Circling back to the conversion of the nations, I have read the New Jerusalem as a primary means. With the descent of the New Jerusalem the peoples of the earth have a new potential source for orientation. But what are they supposed to do until that happens? That may be where the churches in Revelation 2-3 come in. They too are an eschatological reality, a foretaste of the heavenly Jerusalem. The nations and the rulers don’t need to wait for the descent of the heavenly city. They simply need to pay attention to the churches in Ephesus, Smyrna, Pergamum, etc. And so it is of the utmost importance that they see something useful—hence the passionate exhortations in chapters 2-3. So in the book Isaiah’s vision of the mountain of the Lord’s house becomes the mandate, the blueprint, for these congregations. And the exhortation at the close of that vision is the exhortation addressed to the book’s readers: “O house of Jacob, / come, let us walk / in the light of the Lord” (Isa 2:5).

In support of this link between Rev. 2-3 and 21-22 I return to and close with the divine speech in 21:5-8. While it occurs in the context of the vision of the new heaven, earth, and Jerusalem, John is addressed directly: “Write this” (v.5). Both that imperative “write” and “the one who conquers” (v.7) recall the messages to each of the seven churches. In the middle: v. 6b “To the thirsty I will give water as a gift from the spring of the water of life.” That invitation is often linked to Isa. 55:1 and various Johannine texts.[24] Its fulfillment lies in the future—but not exclusively in the future. The Johannine echoes with their realized eschatology remind the hearer that that water is on offer now: in Ephesus, Smyrna, Pergamum, etc.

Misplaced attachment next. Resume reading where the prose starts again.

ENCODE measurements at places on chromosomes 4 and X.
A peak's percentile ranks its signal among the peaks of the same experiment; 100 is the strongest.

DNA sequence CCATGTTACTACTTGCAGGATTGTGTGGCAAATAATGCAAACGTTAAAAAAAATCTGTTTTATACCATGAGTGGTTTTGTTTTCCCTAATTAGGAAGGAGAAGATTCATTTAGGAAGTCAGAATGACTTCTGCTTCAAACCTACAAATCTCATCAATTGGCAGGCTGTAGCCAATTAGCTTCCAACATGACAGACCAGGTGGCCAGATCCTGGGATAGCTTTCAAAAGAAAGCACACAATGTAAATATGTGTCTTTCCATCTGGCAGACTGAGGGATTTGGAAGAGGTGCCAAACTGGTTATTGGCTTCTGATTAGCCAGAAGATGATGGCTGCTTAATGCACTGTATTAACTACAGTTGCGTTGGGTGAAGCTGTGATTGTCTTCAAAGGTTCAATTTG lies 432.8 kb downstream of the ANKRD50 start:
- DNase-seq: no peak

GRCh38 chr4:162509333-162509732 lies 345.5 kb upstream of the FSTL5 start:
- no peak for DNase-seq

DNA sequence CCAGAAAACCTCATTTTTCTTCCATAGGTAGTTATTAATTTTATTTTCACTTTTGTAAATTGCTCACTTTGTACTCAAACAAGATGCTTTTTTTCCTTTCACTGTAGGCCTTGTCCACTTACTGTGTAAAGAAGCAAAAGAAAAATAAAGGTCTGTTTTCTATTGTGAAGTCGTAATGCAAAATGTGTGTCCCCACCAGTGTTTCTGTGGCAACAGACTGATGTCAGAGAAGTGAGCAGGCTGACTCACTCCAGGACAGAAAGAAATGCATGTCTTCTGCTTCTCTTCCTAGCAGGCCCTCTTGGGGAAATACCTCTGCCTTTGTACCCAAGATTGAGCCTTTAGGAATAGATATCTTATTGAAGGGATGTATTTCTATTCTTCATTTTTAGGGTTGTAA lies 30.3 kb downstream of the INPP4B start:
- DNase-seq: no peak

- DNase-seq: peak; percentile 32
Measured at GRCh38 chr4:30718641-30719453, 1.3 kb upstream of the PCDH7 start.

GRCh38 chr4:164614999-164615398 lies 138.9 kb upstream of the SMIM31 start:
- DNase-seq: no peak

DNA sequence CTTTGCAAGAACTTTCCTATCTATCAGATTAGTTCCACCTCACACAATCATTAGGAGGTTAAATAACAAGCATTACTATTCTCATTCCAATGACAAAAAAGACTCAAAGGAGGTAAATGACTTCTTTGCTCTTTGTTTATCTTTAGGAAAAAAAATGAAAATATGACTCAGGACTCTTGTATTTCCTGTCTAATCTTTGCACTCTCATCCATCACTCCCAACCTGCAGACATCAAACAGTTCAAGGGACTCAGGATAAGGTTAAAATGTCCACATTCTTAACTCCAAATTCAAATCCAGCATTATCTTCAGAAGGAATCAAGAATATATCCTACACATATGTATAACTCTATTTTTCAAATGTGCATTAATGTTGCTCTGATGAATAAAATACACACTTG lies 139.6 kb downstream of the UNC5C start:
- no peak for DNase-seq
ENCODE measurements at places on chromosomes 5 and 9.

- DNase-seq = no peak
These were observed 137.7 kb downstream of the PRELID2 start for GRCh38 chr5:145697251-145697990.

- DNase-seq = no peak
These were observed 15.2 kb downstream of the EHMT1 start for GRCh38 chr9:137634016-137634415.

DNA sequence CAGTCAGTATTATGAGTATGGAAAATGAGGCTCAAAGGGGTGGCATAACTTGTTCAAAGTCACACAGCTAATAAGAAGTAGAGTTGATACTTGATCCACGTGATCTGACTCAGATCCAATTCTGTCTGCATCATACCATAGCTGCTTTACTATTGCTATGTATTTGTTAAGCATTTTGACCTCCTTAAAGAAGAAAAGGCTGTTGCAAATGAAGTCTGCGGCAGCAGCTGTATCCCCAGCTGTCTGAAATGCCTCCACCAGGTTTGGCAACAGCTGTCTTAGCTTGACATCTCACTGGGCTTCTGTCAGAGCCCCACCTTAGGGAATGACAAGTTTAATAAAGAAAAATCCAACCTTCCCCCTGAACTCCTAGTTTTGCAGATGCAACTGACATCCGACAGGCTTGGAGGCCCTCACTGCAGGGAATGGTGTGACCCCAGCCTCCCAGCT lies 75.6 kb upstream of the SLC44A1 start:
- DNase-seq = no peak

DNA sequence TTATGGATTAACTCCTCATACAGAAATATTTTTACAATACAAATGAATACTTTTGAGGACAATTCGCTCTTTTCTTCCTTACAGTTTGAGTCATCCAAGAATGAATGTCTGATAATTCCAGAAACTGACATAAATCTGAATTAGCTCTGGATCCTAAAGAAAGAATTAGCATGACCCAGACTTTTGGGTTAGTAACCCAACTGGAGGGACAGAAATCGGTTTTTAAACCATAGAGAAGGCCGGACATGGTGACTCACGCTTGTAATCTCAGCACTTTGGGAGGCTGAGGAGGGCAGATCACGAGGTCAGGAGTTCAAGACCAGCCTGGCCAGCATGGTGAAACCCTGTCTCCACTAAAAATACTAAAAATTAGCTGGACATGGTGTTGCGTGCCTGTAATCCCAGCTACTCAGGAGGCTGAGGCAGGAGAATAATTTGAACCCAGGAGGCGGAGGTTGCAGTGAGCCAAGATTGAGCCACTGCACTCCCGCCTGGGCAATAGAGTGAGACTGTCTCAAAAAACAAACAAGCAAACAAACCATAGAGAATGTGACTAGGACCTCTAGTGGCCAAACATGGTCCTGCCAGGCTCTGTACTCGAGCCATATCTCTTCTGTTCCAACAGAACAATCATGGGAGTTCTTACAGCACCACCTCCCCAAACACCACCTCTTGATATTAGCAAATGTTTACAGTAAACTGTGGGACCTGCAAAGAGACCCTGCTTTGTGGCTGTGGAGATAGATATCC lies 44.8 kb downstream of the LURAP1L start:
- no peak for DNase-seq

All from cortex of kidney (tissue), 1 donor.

In this paper I’ve tried to bring John’s vision into focus. Interpretation of that vision is a separate task. What might that look like? Like the New Jerusalem in John’s vision, the churches in Ephesus, Smyrna, Pergamum, Thyatira, Sardis, Philadelphia, and Laodicea have been called and equipped also for the conversion of the nations.  The New Jerusalem, the seven churches: they are perhaps the same primary means for that conversion.

Works Cited

Aune, David E. Revelation. III vols. Nashville: Thomas Nelson, 1998.

Barr, David L. Tales of the End: A Narrative Commentary on the Book of Revelation. 2nd edition. Salem OR: Polebridge Press, 2012.

Bauckham, Richard. The Climax of Prophecy. London: T & T Clark, 1993.

—. The Theology of the Book of Revelation. Cambridge: Cambridge U P, 1993.

Beale, G. K. The Book of Revelation. Grand Rapids: Eerdmans, 1999.

Boring, M. Eugene. Revelation. Louisville: John Knox, 1989.

Caird, G. B. The Revelation of St. John the Divine. New York: Harper & Row, 1966.

Charles, R. H. A Critical and Exegetical Commentary on the Revelation of St. John. II vols. New York: Charles Scribner’s Sons, 1920.

Ford, J. Massyngberde. Revelation. Garden City: Doubleday, 1975.

Georgi, Dieter. “Die Visionen vom himmlischen Jerusalem in Apk 21 und 22.” In Kirche: Festschrift für Günther Bornkamm zum 75. Geburtstag, by D Lührman, & G. Strecker (eds), 351-72. Tübingen: J. C. B. Mohr, 1980.

Koester, Craig R. Revelation. New Haven: Yale University Press, 2014.

Levenson, Jon D. Sinai and Zion. San Francisco: HarperCollins, 1985.

Mathewson, David. A New Heaven and a New Earth: The Meaning and Function of the Old Testament in Revelation 21.1-22.5. London: Sheffield Academic Press, 2003.